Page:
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February 21, 2018



If you are still looking for similar stories I would recommend "The American Way of Eating", by Tracie McMillan. She goes undercover picking crops in California, then stocking shelves at a WalMart in Detroit and then kitchen/till duties at an Applebee's in New York. Would love to find a UK version of such reporting on food industry labour.


meanwhile your daily dose of Brexit joy:


one quarter may be a blip, but two quarters of increases in productivity and increases in wages is beginning to look like a trend.

Looking forward to economists explaining to me how reducing the supply of labour post EU referendum has not contributed to wages going up because increasing the supply of labour didn't depress wages at all. Ever.

And its amazing how many things are laid at the door of Thatcher. 28 years after she left office. Personally I blame Disraeli.

Jacques René Giguère

There is also "Nickeled and dimed" by Barabara Ehrenreich. And there was a similar book by a french journalist a few years ago.
The sense of tourism from the journalist is real. I remember working in some insane job in the overheated stuffed basement of an hospital when I was a student. The difference in morale between the soon to be parloed students and the lifers quiet desparation was staggering.

Tony M

AS footnote, but I recommend Gary Taubes Good Calories, Bad Calories. (UK title: The Diet Delusion - I think.)

The book examines the weak science behind most dietary advice, but it also has some general observations. One is that the working classes, despite physically active labor, tend to be fatter. The reason? Carbohydrates such as rice, pasta, bread, etc., are cheaper


This is a perceptive point: "The stress of work compels you to want a “momentary morale boost” such as a cigarette, chocolate or junk food."

George Orwell wrote about exactly this issue. In theory you can live healthily and well on very little (these diets typically involve oats, fruit and a lot of root vegetables!) but those who advocate such a diet, or even demonstrate it for a week or two, entirely miss the psychological needs that food must also satisfy.


I wonder, because I'm unlikely to get to read it, does Hired explore the consequences to the given individuals of just saying no to these conditions; and alternatively claiming JSA (job seekers allowance) via UC (universal credit)? I ask because Universal Credit is Conditional – claimants are contracted – in effect, they are contracted to accept whatever conditions of work are on offer. Just this week the DWP are back in our Supreme court on their second attempt to deny 'benefit' claimants recourse to the Human Rights Act. Hmm, I was once sceptical of a citizens’ income, but a State happy to have all notion of social contracts removered from those without capital means is a State which is setting itself up to do just that I suspect, like it or not...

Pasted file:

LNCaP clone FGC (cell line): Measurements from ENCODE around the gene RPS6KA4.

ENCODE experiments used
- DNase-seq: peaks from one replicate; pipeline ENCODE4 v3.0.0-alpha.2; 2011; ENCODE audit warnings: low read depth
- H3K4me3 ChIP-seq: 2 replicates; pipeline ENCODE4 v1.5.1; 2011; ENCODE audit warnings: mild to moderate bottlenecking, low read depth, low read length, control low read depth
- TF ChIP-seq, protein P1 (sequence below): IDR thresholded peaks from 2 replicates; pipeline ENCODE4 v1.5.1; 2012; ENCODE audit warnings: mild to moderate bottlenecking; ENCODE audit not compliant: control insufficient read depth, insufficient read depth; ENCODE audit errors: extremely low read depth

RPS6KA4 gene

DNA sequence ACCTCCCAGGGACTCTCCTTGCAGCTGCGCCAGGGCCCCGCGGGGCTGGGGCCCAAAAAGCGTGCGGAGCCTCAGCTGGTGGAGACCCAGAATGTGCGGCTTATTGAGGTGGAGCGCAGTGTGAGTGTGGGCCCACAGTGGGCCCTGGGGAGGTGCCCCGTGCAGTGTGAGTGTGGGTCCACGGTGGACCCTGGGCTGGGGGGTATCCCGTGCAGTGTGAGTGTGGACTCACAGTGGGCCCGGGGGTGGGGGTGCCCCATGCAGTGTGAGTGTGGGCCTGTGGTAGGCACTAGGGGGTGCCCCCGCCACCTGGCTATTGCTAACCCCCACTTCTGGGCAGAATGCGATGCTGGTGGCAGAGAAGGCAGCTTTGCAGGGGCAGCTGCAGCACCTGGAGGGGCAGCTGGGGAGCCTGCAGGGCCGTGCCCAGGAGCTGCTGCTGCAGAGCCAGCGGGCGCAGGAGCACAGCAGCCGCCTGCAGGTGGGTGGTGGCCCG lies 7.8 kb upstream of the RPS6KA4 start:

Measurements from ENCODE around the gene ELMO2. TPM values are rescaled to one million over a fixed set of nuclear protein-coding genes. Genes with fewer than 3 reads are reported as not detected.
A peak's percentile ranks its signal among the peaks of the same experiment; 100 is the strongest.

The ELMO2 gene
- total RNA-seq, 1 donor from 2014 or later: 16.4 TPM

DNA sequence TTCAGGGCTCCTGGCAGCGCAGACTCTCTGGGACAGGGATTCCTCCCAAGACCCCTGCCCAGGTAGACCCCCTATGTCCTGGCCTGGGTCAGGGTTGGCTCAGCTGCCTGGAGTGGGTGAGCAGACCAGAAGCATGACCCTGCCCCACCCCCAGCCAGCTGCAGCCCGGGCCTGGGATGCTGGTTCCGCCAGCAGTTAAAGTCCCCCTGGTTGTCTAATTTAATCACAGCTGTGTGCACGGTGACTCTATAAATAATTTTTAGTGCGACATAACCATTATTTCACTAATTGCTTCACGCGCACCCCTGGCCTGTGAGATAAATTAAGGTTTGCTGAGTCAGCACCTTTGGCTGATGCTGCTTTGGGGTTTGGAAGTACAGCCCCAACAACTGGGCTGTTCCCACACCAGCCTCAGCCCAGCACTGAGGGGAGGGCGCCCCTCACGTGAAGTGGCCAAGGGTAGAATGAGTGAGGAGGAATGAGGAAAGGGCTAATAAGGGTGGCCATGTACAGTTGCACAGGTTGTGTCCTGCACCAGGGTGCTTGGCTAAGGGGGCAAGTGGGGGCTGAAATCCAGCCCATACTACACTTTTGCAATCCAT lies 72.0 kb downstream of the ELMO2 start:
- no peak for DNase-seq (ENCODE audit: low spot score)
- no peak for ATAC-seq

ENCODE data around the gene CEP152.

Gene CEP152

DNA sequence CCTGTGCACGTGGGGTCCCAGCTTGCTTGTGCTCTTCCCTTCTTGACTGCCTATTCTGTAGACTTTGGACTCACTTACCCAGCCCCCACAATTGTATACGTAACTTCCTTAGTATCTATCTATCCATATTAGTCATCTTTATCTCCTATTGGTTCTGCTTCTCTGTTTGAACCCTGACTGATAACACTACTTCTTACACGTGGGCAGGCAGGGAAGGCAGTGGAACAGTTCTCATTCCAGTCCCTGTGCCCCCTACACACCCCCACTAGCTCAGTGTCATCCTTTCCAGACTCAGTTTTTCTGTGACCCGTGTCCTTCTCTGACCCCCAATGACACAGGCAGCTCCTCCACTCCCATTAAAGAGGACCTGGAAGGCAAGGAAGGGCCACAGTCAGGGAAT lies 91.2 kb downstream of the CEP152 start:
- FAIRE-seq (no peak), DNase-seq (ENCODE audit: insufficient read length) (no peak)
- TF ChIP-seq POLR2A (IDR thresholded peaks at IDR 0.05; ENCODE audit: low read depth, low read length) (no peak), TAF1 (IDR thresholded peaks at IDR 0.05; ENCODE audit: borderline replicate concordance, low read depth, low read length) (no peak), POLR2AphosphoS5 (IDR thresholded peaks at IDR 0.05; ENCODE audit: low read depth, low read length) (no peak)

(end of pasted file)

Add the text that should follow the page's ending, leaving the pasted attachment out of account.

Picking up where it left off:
Patrick Kirk

Thats a great review. I think I'll buy the book.

A lot of the issues it described should be reduced by Brexit. Labour shortages caused by lower immigration will force companies to raise productivity and to improve conditions. I voted Remain but its very telling that wages are rising in the areas where immigration is falling like agriculture.


Poverty Safari by Darren McGarvey.


"this reminds us of Marx's biggest error - the belief that class consciousness would increase over time."

I'd argue that our betters have spent immense time and effort (and sacrificed whatever reservoir of thrust they started with) into engineering precisely this outcome. There seems little in bourgeois liberal social policy/mores designed to do anything other than divide, striate or atomise.


Just like the situation of the homeless or rough sleepers, the working conditions of the lowest income underclass (whether native or migrant) is an important aspect of personnel management: it is there as an object lesson to the lower, middle and upper-middle classes as to what they would deserve if they ever were make trouble and thus get fired or blacklisted for supporting dangerous extremists like the trade unions or Momentum or anything incompatible with english values.
People who don't want to end up as agency bulk headcount or homeless are thus reminded to put up with anything their manager and their employer tell them.


«One, sad to say, is immigration: especially at Amazon, James is surrounded by Romanians.»

This point really really really...

Apparently it took reading this book for our blogger to discover as late as 2018 that the immigrant underclass and the native workers competing with them have appalling working conditions.
Perhaps not everybody has read yet "This is London" by B Judah, where the working and living conditions of the migrant and native underclass are very clearly described.